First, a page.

- Sweden: Consumer Confidence, Business Tendency Survey, Public Finance (Mar)
- Spain: Mortgage Market (Jan), Order Book Forecast (Mar)
- Italy: ISTAT Business & Consumer Survey Press Release (Mar)
- Germany: Business Registrations & Deregistrations (Dec), Import & Export Prices (Feb), IAB Labor Market Barometer (Mar)
- Vietnam: GDP (Q1), CPI, IP, International Trade, Passenger & Cargo Traffic Statistics, Manufacturing Sales and Inventories, International Visitor Arrivals (Mar); Korea: Economic Sentiment
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Economy in Brief
U.S. Energy Product Prices Remain Under Pressure
Regular gasoline prices held steady at $2.32 per gallon last week (12.1% y/y) for the third straight week...
German Federal Debt Levels Fall
German debt level fell outright in Q4 2016 as the ratio of federal debt-to-GDP also fell...
NABE 2018 Forecast: Modest Improvement in Economic Growth & Higher Inflation
The NABE expects 2.5% real U.S. economic growth in 2018 compared to 2.3% forecast for 2017...
Texas Factory Sector Activity Remains Strong
The Dallas Fed indicated in its Texas Manufacturing Outlook Survey that the General Business Activity Index eased during March...
EMU Money and Credit Growth Are Less Than Impressive Than Euro-PMIs
EMU nominal money supply growth is slightly higher over three months, but credit growth in the EMU is slower...
Durable Goods Orders Strengthened by Another Jump in Aircraft
New orders for durable goods rose 1.7% (5.0% y/y) during February...
by Robert Brusca August 10, 2016
Fresh observations (recently released data) on Japan's machinery orders and tertiary sector index (services) in June give off somewhat positive but still mixed signals, referring to an economy that is still under the pressure of the broad forces of contraction. Japan's machinery orders rose by 10.1% in June as they fell by 9.0% year-on-year. Core orders rose by 8.3% in June as they advanced by 1.1% year-on-year. The tertiary index was up to 103.9 in June from 103.1 in May, still below April's 104.3.
The full set of business activity indexes is not yet ready for June but the industry and tertiary (services) indexes both are up in June. The industrial index standing is in the 31st percentile of its historic queue of data for the recession and post-recession period while the tertiary index stands at its 96.7 percentile, a substantially higher relative standing.
Smoothed orders strength shows some promise
Japan's machinery orders data show total orders at only their 65th queue or rank percentile with the core measure that excludes large projects showing the underlying less `lumpy' trend is much better off with a 91st percentile standing.
Teikoku readings show mediocrity and contraction
The earlier releases from Teikoku also for June largely show minor downshifting across sectors with standings that are mostly marginally above their respective median readings (a ranking of 50% is the median for each series). They do not see any of the strength in either service sector activity or that is indicated in machinery orders.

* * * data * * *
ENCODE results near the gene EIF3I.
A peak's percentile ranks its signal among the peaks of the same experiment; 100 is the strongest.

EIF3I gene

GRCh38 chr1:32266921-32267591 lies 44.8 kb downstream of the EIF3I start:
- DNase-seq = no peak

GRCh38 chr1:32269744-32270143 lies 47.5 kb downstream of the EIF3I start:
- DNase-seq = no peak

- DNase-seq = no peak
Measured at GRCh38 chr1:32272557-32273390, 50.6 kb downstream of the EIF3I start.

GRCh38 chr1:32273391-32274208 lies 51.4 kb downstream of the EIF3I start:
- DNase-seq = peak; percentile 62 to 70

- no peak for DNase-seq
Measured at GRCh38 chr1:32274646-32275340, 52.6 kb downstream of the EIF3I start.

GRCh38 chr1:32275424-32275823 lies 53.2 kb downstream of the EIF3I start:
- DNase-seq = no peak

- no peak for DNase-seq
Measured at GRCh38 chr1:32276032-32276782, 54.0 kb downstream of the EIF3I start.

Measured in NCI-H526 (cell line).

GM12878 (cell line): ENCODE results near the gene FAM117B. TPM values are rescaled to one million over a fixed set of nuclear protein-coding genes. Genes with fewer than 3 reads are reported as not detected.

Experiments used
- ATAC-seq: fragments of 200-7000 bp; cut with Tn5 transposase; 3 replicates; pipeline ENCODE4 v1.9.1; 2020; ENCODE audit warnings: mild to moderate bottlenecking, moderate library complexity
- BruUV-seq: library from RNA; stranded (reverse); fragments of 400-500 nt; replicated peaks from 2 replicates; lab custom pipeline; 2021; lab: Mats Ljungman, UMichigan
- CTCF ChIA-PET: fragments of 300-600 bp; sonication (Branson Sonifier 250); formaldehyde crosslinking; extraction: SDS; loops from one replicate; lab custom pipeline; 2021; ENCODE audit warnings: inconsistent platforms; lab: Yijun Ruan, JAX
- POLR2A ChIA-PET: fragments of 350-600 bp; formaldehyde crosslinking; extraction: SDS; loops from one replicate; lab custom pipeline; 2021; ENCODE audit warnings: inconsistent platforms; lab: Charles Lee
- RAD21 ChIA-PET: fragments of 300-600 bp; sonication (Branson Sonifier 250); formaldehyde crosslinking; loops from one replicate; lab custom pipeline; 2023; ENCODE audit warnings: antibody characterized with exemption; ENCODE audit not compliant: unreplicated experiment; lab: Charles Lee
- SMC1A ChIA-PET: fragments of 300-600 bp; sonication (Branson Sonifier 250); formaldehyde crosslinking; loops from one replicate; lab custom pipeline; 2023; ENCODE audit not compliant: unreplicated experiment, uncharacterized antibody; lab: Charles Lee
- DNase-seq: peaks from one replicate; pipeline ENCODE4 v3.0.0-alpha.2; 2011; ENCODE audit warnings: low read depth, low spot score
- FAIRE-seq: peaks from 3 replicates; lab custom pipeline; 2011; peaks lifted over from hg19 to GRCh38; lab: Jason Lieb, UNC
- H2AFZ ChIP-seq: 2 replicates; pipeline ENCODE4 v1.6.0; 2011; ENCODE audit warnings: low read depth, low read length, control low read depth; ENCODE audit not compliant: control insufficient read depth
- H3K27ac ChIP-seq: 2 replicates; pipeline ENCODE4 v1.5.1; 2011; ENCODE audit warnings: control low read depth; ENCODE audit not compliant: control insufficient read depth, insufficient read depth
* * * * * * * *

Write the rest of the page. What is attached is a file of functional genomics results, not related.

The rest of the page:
Service sector readings are helter-skelter
Japan's economy watchers index, a service-sector oriented index, downshifted more substantially in June, giving off a different signal from the tertiary index which is also a service sector gauge. Moreover, the standing of the economy-watchers gauge is below its 25th percentile for all its components, marking the sector as much weaker than the tertiary index which we rank based on the index level.
Recent releases are more hopeful but not a new trend
Broadly speaking, the two `freshest' (in the sense of most recently released not necessarily most -up-to-date) Japanese indicators are the relatively strongest indicators for June. But even these are equivocal. While the core orders ranking is relatively strong at its 91st percentile, the industrial sector business index component carries a weak 31st percentile ranking. In addition, the Markit manufacturing diffusion index carries a 27th percentile reading while the Teikoku Index carries a mid-50 percentile manufacturing sector ranking.
Japan is going through a difficult time, trying to get some sort of stimulus/price boosting scheme in play and not having a lot of success. Of course, Japan is weighed down by structural factors like its shrinking population and also by its international linkages which find it plugged into its largest trade partner, China, a country where growth is also struggling to achieve growth targets. The topical gauges for June suggest that Japan is still not in any sort of growth acceleration mode. The reports among these that also have July observations (economy watchers, Markit and Teikoku) show slightly less weakness in July than in June. But the July diffusion data are still below the 50% mark for their raw readings (all three of these reports are diffusion indexes; a sub-50% reading points to ongoing contraction). In addition, the low rankings of the gauges broadly underscores that the readings are also well below established median values. Japan continues to struggle. There is no consistent evidence of any acceleration taking root.